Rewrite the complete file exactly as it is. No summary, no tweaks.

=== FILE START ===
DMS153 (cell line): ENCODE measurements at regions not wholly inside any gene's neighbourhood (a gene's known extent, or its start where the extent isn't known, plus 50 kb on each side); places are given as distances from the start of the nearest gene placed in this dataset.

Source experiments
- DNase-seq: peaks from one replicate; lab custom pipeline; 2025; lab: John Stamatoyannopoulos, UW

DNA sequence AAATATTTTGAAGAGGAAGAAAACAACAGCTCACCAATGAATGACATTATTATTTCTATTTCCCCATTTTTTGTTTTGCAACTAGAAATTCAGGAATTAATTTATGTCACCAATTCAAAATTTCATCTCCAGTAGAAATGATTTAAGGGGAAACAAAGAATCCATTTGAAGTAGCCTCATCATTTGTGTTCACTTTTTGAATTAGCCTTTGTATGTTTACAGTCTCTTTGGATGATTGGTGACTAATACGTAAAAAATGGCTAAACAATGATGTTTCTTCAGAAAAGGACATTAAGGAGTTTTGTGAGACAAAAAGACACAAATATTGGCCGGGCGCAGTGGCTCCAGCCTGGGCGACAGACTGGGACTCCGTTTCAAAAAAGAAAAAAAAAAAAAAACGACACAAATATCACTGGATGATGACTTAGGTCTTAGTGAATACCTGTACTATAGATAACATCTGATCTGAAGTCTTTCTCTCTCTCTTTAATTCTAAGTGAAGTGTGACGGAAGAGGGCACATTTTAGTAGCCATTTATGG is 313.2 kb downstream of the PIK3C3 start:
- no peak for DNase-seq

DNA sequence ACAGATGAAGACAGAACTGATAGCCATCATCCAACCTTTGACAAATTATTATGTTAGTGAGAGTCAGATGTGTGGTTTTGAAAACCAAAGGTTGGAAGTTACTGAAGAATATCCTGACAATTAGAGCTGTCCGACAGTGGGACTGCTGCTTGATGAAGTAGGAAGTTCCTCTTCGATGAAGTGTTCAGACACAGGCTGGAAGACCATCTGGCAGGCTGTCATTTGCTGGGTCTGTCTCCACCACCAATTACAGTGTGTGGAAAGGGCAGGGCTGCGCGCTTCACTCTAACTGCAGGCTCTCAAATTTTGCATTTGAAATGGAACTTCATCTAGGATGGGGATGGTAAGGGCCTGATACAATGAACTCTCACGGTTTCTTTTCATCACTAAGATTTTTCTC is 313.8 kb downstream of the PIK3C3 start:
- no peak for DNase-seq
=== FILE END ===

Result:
DMS153 (cell line): ENCODE measurements at regions not wholly inside any gene's neighbourhood (a gene's known extent, or its start where the extent isn't known, plus 50 kb on each side); places are given as distances from the start of the nearest gene placed in this dataset.

Source experiments
- DNase-seq: peaks from one replicate; lab custom pipeline; 2025; lab: John Stamatoyannopoulos, UW

DNA sequence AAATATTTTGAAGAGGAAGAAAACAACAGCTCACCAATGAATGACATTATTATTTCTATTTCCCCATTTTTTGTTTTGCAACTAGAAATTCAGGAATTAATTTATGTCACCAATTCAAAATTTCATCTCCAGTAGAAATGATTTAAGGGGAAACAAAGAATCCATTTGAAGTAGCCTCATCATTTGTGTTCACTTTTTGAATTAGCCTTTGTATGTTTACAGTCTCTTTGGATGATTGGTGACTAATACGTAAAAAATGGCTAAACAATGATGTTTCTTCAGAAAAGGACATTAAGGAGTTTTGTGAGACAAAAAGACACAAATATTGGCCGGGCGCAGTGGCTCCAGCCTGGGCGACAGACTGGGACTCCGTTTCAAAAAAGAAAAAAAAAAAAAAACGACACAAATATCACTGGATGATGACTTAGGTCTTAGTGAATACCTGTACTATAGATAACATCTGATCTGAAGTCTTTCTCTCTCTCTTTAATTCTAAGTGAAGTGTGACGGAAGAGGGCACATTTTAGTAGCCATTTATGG is 313.2 kb downstream of the PIK3C3 start:
- no peak for DNase-seq

DNA sequence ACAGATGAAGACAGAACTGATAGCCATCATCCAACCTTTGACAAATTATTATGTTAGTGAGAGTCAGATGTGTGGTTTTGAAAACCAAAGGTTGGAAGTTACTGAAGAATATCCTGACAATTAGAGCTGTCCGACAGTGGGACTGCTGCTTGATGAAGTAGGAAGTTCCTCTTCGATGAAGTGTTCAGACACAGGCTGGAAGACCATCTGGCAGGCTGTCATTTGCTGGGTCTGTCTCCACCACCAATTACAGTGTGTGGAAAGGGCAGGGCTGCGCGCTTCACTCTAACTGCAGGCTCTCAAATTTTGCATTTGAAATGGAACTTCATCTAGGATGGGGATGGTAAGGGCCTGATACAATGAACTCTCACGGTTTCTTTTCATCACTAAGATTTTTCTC is 313.8 kb downstream of the PIK3C3 start:
- no peak for DNase-seq